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Lawyer turned Explorer. That’s how I’m known these days. Once upon a time, I studied law, then I had a less traditional but still legal-related career (particularly related to contracts). Two years ago, I became active in social media and about a year ago, I started my blog. Social media has done what I wanted it to do: it has helped me sustain long-distance friendships, and in-person friendships have been formed because of it. I’ve gotta say, the fun I’ve been having has been amazing! So many great events, friendships and family memories are because of this new lifestyle of mine. Then there’s the practical side of things…

Contracts: Hard to Avoid

Whether blogging pays your bills (like it does for some of my peers) or just gets you invited to some cool events (I fall mainly into this category), you don’t get too far as a “content creator/influencer” without being asked to sign a contract at some point. Yay! Contracts! Finally, something I understand. I like contracts because the terms are clearly set out and everyone knows what is expected of them (in a good contract, anyway). What people forget is, even if there is no formal contract in place, a contractual agreement may exist. An exchange of emails can suffice. If someone emails me and asks if they can send me something for free in exchange for some social media coverage, I create a contractual obligation the moment I accept that product. So, now what? If I don’t like the product, do I have to pretend that I do? That would be terrible, and it’s one of the reasons people are suspicious of Influencer Marketing.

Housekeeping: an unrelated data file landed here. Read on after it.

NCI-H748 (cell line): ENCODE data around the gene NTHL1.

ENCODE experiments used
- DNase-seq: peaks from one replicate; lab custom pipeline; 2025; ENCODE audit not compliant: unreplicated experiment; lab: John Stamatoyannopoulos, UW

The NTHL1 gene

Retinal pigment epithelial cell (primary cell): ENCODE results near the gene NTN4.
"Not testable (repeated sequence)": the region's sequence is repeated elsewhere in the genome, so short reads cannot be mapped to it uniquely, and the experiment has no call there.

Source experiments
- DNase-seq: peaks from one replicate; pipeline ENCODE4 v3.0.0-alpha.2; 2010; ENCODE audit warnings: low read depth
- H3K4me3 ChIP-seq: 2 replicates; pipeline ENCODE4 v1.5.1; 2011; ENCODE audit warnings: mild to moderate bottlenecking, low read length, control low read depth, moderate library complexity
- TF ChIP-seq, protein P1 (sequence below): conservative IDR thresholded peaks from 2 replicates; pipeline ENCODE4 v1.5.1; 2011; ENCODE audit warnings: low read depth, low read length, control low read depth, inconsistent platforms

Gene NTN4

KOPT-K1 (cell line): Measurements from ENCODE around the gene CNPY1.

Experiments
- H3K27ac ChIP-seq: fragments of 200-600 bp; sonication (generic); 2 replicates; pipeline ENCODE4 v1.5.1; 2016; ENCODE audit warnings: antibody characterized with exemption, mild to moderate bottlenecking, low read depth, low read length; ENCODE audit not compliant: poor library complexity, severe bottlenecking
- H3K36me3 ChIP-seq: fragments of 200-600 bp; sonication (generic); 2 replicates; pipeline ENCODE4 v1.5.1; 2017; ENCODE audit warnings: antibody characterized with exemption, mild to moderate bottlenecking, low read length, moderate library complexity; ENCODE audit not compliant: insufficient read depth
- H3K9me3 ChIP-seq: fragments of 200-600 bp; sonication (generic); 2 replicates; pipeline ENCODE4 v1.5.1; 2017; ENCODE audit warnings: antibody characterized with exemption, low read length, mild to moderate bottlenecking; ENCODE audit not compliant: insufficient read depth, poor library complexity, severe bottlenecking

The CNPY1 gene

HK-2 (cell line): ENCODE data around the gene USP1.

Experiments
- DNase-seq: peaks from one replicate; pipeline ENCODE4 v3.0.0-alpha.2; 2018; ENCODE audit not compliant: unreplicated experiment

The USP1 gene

When Controversy Arises

The reason I’m writing this post is because of a controversial situation that arose last week in Halifax. A local organization reacted poorly to a situation and many influencers want to distance themselves from the organization. Indeed, they feel it is their utmost duty to do so. And here is where influencer marketing gets a bit complicated. 

There is Always A Cost

I fall into the lucky group of people who have already fulfilled my contractual obligations to the organization in question, there is no decision for me to make. Others are not so lucky. Like many life decisions, contractual decisions must be met with a risk/reward, cost/benefit analysis.  

To meet their contractual obligations, influencers have to weigh the social or moral cost of doing so. This cost is hard to quantify, yet it must be weighed against the more tangible (usually financial) cost of breaching your contract. Sometimes, the choice is easy because the social/moral responsibility is large and the cost is low. That said, there can be additional factors that are hard to measure: will you be blacklisted by companies for not fulfilling your contractual obligations? Will you be perceived poorly by others if you don’t sever ties?